Why do I want to go to graduate school? Am I going because I’m struggling to find a job and I believe a graduate degree will make all the difference? Am I going because I want to rebrand myself into a new career? Am I going because I want to increase my knowledge in one area, for the sake of learning?

Do I believe I should definitely make more money after I complete graduate school?

Will I need to quit my job to go to graduate school?

How long will it take to finish graduate school?

Where will I go?

What will I study?

Who will pay for graduate school, and how much will it cost?

If your answers to these questions leaned toward wanting to find a better job that pays more money, graduate school is a big decision for you. It’s not just about what you’ll learn. It’s an investment in your future.

And, as an investment, it should be treated as such. With any other investment, you measure return on investment. And, graduate school is no different!

Fortunately, there are many graduate school ROI calculators online to help. Here’s one from Learn Vest. The things you’ll need to take into consideration are current salary, expected age at retirement, cost of graduate school, and post graduate school salary.

So, how can you predict how much you’ll make after graduate school? A *great* predictor for how much you’ll make after graduate school is how much other graduates from your school made after graduate school. The best place to find this information is called a “post-graduation report.”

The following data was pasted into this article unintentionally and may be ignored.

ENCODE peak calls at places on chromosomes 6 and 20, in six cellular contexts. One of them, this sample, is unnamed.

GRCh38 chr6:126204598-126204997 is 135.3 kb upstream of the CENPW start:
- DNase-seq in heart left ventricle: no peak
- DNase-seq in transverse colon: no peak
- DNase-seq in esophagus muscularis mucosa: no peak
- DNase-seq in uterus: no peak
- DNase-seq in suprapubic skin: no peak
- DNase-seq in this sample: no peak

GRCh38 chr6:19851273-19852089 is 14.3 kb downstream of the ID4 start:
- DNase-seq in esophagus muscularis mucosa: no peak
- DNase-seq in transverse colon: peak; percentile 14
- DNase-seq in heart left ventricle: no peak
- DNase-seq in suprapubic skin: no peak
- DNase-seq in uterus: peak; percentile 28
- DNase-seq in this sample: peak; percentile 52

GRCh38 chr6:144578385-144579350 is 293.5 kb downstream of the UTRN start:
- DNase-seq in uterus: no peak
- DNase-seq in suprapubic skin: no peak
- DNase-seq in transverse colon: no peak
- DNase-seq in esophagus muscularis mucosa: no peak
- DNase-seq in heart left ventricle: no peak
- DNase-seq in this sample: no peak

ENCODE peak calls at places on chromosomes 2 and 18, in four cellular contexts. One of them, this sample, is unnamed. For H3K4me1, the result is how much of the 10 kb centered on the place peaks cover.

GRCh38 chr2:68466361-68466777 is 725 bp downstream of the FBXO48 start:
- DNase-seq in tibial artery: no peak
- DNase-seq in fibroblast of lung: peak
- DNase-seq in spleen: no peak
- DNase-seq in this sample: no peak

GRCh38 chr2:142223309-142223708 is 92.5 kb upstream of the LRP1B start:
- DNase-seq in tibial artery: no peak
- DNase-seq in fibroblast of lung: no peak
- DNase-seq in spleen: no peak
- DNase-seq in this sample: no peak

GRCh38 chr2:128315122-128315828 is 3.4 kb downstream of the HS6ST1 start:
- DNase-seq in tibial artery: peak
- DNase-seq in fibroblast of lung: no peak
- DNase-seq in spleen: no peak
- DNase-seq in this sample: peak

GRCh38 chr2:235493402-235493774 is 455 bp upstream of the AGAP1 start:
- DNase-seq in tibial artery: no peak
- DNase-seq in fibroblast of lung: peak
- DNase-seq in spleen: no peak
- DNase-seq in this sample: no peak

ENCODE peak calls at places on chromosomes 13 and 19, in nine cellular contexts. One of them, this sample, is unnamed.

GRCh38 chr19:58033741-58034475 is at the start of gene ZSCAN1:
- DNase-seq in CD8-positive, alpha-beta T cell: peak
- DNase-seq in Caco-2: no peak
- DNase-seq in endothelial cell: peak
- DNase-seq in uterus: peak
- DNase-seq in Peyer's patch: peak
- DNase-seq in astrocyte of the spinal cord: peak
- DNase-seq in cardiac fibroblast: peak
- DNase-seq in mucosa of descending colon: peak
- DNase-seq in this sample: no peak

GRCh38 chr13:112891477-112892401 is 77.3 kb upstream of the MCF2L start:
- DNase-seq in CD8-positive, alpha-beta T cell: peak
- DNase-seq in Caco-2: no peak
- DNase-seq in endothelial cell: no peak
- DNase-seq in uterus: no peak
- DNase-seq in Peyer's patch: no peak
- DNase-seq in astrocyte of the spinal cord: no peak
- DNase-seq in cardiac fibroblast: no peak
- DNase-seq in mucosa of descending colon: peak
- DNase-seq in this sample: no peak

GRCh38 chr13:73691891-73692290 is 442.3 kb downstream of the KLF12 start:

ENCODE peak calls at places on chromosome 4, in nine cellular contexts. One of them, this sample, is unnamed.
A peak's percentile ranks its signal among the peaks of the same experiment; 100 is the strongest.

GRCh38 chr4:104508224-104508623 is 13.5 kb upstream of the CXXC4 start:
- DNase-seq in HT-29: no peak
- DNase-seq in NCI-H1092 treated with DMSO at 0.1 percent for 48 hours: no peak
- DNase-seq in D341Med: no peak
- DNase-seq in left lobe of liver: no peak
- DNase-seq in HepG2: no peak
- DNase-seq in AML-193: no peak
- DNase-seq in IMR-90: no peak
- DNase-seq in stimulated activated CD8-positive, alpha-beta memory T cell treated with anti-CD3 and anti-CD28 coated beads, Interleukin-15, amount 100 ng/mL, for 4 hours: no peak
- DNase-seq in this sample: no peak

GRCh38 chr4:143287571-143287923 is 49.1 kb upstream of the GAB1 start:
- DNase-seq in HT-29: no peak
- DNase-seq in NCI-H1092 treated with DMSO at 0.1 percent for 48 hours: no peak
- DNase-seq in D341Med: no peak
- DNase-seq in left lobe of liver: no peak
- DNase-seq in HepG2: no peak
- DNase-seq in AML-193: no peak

If you’ve never seen your school’s post-graduation report, you can usually find it on Google. Just type in something like “Harvard MBA post-graduation report.” Typically, the top search result will be a report that shares the average starting salaries of graduates from their program.

If you’re looking to make more money after graduation, it may be surprising to know – the school you study at will influence your next starting salary. In a quick search while writing this article, I found one MBA program with a starting salary of approximately $73,000 per year. I found another program with a starting salary of approximately $138,000 per year. That’s a huge difference! In fact, it’s almost double. It shows that not every degree is equal.

It doesn’t mean that you should go to the most expensive school, but it does mean that school is an investment. In the above case, the higher starting salary most likely also meant a higher tuition and higher student loans. It’s all about tradeoffs.

Before you decide whether or not to take the plunge, be sure you’ve answered all the questions above – and calculated the ROI for your graduate school’s program.

I hope these tips have helped you. Visit CopelandCoaching.com to find more tips to improve your job search. If I can be of assistance to you, don’t hesitate to reach out to me here.

Visit CopelandCoaching.com to find more tips to improve your job search. If I can be of assistance to you, don’t hesitate to reach out to me here.

Also, be sure to subscribe to my Copeland Coaching Podcast on Apple Podcasts or Stitcher where I discuss career advice every Tuesday! If you’ve already heard the podcast and enjoy it, please consider leaving a review in Apple Podcasts or Stitcher.

Happy hunting!

Angela Copeland
@CopelandCoach

 

Advice to My Younger Self